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Founded in 1927, the Oratorio Society of Queens is the borough’s oldest performing cultural organization. This year, David Close, the artistic director and conductor, is celebrating 40 years with the community-based chorus. In other words, it’s time to sing. This Sunday, the society will offer its spring concert with Maestro Close conducting more than 125 people through everything from solo recitals to orchestral performances. Anton Bruckner’s Mass in F Minor will be the centerpiece, but attendees will also get to hear opera highlights and the best of the country’s musical heritage, reflecting a wide range of music that is the American choral experience.

Details: Oratorio Society of Queens Annual Spring Concert, Queensborough Performing Arts Center, 222-05 56th Avenue, Bayside, May 18th, 4 pm. $30/$25 seniors and students with ID/$10 children (12 and under).

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For the past 25 years, Venture House has helped people with diagnosed psychiatric disorders lead happy, meaningful lives. The Jamaica-based nonprofit provides everything from job opportunities to secure housing to access to medical care. On May 1st, Venture House will open A Colorful Expression of Mind, a mixed-media art show featuring paintings, sculptures, graphic art and multimedia pieces created by its community members. The exhibition will be on display through June 29th at the QCC Art Gallery in Bayside.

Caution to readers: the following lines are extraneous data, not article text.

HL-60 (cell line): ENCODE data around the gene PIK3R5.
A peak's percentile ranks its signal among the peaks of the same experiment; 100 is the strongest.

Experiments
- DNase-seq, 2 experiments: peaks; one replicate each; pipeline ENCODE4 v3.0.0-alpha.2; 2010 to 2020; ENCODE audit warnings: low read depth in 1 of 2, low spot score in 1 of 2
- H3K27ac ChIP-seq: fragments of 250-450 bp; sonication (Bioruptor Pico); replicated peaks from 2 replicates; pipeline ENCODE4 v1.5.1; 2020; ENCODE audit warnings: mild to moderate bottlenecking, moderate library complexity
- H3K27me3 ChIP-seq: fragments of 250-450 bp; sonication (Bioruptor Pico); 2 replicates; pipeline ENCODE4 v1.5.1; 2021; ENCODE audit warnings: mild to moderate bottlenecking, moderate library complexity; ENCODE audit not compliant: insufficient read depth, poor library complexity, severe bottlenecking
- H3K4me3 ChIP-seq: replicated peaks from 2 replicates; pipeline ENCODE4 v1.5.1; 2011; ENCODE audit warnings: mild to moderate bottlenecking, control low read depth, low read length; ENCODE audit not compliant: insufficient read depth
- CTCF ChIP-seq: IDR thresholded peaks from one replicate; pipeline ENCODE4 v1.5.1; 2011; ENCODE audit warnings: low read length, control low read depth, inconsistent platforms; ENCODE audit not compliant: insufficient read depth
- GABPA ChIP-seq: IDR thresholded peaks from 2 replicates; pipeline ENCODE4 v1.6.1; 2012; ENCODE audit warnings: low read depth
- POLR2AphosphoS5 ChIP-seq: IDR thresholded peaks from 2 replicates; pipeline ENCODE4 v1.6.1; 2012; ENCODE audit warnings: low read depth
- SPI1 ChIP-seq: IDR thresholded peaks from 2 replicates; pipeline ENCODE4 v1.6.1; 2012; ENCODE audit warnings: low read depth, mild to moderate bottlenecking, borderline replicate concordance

Details: A Colorful Expression of Mind, Queensborough Community College Art Gallery at 222-05 56th Avenue, Bayside, opening on May 1st at 5 pm, free. Shows runs through June 29th.

Top photo: Connie Schwartz; bottom photo: Ching Chin

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The posters bore messages such as “Don’t buy in Jewish stores,” “The inhabitants of this village want nothing to do with Jews” and “Jews not welcome.” Starting in 1933, the Nazi regime started segregating and curtailing the Jewish community throughout Germany and its occupied lands. To aide this oppressive effort, the government posted countless signs that degraded, harassed, offended and threatened the Jews. On April 23, the Kupferberg Holocaust Resource Center at Bayside’s Queensborough Community College will launch a 2.5-month exhibition featuring photos of these signs. Curator Rabbi Isodoro Aizenberg, Kupferberg’s scholar-in-residence, adds another dimension by including testimonies of people who were directly affected by the laws and signs.